Particularly in the context of fundamental changes to business processes and business models and due to the diversity and complexity of digital solutions, it therefore pays to develop an overview map of the required (digital) capabilities - a so-called capability map. With this map of possible digital capabilities for all important functional areas of logistics companies, existing and not yet existing capabilities can be captured, structured, evaluated and finally designed.

Such a capability map depicts a company's business functions independently of its organizational structure, processes or people. It also reveals possible redundancies in projects. In some companies, for example, it becomes apparent that driven by different departments, identical projects and applications are set up. Using the digitization map, companies can identify the functionalities that are critical to business success and then focus on the most important ones according to the principle of "put the good in the pot, the bad in the jar".

The capability map serves as a structuring and analysis approach for digital transformation. It is used successfully in some industries. However, it has not yet been used in logistics, even though it sheds light on business processes and makes deficits transparent, which companies should optimize in a targeted manner. Another goal: leveraging synergies, identifying duplications.

Identifying the right digitization tool

In this way, it is possible to quickly identify which digital solutions are particularly relevant for the implementation of a business model: for example, for an eForwarder, the establishment of a digital marketplace or on-demand warehouse provider. Those who want to seize their business opportunity in on-demand warehousing and fulfillment, for example, virtually take on the role of an intermediary - a kind of Airbnb for logistics. The concept allows companies with excess warehouse capacity to fill their space. And it simultaneously offers retailers with temporary or seasonal storage needs the opportunity to find storage space without signing a long-term contract. To do so, merchants search a provider's platform for available warehouse space in their desired location.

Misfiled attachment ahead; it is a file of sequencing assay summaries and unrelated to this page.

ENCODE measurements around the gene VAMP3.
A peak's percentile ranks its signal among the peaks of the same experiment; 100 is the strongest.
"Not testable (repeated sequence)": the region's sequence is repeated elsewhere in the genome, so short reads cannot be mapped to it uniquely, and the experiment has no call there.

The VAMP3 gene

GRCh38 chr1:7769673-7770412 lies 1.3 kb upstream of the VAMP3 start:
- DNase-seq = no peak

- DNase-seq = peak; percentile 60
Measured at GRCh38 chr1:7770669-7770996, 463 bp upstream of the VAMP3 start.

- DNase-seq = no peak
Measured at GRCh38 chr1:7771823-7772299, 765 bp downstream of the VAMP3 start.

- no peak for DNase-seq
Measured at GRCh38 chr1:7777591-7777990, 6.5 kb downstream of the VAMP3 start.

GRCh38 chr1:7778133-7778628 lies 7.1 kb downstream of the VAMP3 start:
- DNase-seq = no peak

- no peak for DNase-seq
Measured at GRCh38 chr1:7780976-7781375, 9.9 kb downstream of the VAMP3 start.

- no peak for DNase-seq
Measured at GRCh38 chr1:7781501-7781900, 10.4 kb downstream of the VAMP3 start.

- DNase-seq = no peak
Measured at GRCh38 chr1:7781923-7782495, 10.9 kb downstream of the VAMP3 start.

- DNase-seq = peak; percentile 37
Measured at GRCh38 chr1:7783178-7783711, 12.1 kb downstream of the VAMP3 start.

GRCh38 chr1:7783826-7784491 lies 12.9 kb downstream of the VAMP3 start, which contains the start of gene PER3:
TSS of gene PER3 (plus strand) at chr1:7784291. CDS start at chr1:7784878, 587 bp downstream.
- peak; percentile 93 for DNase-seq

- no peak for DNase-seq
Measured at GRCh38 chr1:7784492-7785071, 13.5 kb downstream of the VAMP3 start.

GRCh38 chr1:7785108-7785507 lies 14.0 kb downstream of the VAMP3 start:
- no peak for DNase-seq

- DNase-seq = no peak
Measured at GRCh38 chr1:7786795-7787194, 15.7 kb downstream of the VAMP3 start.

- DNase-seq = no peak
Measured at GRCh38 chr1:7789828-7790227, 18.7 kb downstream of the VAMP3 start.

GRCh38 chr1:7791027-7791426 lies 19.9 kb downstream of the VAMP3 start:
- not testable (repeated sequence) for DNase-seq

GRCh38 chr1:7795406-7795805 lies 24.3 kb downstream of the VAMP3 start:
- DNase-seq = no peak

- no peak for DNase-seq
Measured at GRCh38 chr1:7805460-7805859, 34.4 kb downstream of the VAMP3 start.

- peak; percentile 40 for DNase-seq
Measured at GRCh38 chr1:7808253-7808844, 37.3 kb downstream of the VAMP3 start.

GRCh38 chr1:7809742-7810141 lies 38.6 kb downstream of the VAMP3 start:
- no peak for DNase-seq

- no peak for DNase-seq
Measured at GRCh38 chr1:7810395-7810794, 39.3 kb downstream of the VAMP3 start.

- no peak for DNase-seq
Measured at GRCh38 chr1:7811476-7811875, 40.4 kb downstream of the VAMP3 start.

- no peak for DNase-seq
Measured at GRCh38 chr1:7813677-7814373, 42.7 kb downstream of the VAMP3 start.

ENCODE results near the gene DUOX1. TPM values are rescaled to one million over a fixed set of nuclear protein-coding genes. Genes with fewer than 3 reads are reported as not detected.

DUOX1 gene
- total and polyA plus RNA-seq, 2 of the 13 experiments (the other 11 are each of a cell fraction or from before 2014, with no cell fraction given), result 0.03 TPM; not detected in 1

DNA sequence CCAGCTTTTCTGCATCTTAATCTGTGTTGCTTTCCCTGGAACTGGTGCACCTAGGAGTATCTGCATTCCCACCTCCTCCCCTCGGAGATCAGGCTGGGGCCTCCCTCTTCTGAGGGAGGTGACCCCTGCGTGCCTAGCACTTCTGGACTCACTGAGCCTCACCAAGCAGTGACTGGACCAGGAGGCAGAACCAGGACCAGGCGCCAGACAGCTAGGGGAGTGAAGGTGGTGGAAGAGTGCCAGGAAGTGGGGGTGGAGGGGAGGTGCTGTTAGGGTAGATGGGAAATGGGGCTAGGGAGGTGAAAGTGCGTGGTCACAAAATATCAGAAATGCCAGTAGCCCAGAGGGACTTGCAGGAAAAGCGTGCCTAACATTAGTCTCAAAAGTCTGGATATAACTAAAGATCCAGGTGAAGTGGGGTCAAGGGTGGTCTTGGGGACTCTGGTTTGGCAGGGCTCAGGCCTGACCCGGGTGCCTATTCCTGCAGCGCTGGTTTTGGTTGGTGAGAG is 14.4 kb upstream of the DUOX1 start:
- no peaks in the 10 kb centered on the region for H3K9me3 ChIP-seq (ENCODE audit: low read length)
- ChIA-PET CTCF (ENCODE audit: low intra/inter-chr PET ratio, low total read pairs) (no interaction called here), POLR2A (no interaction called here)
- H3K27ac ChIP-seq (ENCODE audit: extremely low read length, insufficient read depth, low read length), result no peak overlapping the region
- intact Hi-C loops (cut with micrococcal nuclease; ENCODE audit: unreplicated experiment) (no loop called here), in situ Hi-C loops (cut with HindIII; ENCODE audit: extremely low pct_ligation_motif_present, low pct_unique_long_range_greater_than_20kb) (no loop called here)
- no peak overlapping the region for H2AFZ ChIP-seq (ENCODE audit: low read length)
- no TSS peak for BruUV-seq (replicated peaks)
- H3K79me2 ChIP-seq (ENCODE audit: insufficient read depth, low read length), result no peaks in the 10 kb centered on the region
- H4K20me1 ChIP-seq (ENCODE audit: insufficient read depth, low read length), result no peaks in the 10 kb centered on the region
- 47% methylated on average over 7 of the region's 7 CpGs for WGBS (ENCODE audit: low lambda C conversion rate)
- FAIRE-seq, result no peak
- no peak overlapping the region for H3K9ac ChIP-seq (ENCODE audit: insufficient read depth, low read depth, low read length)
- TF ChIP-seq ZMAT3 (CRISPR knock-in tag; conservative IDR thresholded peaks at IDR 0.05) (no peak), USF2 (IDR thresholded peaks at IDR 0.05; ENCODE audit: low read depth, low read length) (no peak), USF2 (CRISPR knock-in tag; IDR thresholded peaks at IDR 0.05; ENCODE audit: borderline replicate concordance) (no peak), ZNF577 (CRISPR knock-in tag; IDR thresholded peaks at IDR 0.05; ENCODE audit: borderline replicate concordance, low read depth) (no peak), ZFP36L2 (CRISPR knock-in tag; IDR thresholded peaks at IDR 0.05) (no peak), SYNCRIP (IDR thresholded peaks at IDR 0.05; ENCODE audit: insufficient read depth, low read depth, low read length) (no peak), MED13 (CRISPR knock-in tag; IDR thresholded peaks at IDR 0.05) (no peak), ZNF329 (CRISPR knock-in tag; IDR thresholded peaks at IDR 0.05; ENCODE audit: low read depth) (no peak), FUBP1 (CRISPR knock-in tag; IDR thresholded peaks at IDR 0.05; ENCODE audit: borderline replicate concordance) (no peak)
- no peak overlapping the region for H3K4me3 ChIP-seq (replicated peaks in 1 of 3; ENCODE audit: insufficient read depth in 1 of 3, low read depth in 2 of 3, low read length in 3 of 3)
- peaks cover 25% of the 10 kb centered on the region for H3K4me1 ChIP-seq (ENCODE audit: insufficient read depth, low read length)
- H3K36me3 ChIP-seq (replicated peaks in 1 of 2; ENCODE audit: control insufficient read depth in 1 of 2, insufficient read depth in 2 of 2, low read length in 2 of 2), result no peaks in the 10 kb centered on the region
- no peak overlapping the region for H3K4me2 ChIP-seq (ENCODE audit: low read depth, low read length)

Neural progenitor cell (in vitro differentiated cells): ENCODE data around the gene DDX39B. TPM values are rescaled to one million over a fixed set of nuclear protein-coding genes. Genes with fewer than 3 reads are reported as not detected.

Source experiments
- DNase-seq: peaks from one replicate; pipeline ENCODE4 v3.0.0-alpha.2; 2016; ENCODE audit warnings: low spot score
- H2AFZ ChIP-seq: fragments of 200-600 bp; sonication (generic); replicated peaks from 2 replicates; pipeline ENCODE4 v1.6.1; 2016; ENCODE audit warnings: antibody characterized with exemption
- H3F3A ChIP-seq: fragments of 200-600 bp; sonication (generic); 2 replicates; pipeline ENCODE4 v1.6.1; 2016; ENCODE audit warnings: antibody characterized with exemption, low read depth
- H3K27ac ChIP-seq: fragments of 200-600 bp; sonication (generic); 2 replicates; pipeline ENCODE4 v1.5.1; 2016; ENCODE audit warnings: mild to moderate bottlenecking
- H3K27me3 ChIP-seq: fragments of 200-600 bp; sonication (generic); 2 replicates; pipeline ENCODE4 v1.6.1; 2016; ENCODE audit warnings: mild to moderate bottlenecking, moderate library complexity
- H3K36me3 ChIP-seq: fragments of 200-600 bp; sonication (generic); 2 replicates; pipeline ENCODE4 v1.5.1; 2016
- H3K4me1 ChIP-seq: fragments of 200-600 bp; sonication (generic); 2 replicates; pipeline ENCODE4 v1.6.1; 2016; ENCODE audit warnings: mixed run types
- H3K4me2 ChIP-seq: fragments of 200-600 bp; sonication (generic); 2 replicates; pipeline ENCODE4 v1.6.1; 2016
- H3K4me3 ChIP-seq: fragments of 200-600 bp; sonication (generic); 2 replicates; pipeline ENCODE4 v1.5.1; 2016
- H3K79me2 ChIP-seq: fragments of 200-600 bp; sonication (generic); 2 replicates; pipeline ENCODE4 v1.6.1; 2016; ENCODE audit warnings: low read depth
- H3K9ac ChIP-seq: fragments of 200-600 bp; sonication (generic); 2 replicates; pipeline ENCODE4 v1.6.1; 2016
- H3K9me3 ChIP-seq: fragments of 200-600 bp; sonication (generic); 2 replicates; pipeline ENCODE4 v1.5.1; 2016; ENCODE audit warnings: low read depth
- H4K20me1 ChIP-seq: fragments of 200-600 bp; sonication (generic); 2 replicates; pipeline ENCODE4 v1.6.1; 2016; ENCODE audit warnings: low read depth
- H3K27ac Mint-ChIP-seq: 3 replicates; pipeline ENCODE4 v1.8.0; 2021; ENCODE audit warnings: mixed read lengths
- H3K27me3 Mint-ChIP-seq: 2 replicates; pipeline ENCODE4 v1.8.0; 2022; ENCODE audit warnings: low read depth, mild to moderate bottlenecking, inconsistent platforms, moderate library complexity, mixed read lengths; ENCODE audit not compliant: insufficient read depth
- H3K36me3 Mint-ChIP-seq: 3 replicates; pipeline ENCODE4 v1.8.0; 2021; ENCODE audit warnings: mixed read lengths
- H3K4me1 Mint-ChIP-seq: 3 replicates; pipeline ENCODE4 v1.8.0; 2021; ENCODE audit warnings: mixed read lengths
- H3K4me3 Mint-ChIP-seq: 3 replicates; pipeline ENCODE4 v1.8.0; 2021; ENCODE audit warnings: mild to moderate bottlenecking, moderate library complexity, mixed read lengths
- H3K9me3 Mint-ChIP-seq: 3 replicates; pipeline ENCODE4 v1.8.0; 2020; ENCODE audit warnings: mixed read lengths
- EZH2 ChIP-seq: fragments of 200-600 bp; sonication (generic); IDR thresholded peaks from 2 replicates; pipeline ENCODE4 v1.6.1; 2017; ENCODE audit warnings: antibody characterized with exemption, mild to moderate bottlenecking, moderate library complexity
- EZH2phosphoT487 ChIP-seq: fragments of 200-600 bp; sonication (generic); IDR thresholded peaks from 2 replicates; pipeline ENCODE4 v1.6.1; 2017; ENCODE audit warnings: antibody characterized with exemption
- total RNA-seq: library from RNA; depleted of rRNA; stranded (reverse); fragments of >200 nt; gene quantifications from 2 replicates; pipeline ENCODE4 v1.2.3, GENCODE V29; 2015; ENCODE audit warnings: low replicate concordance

With the help of the capability map for the digitization of logistics, it is possible to quickly define which digital solutions are indispensable for the business of an on-demand warehouse provider and which capabilities and applications it can do without. For the core processes, tools for warehousing as well as autonomous intralogistics and commissioning planning are absolutely essential. Cargo handling or contract services, on the other hand, play a lesser role. For forwarders, on the other hand, tools for scheduling, routing or forecasting are crucial in the context of transport planning. And when it comes to goods management solutions, digital freight documents and shipment data monitoring are very relevant. In contrast, robots, drones or IoT are likely to play only a minor role in a freight forwarder's business model.

First the customer, then the technology

And which digital technologies do logistics experts themselves consider to be relevant for the industry in the future? Artificial intelligence (AI) is at the top of the list for 71 percent. And almost 60 percent expect autonomously driving delivery trucks to transport goods between companies, and as many as 42 percent assume that drones will be used to deliver goods to end customers. But approaching digital transformation only from the perspective of technological possibilities could be going in the wrong direction.

We recommend changing the direction in which we look at things:

  1. Start consistently with customer requirements
  2. Develop the appropriate business model based on this
  3. Then examine what capabilities your own company needs to serve this business model
  4. Build up these capabilities
  5. Only then select the appropriate technology

Detecon is happy to accompany logistics companies on this path!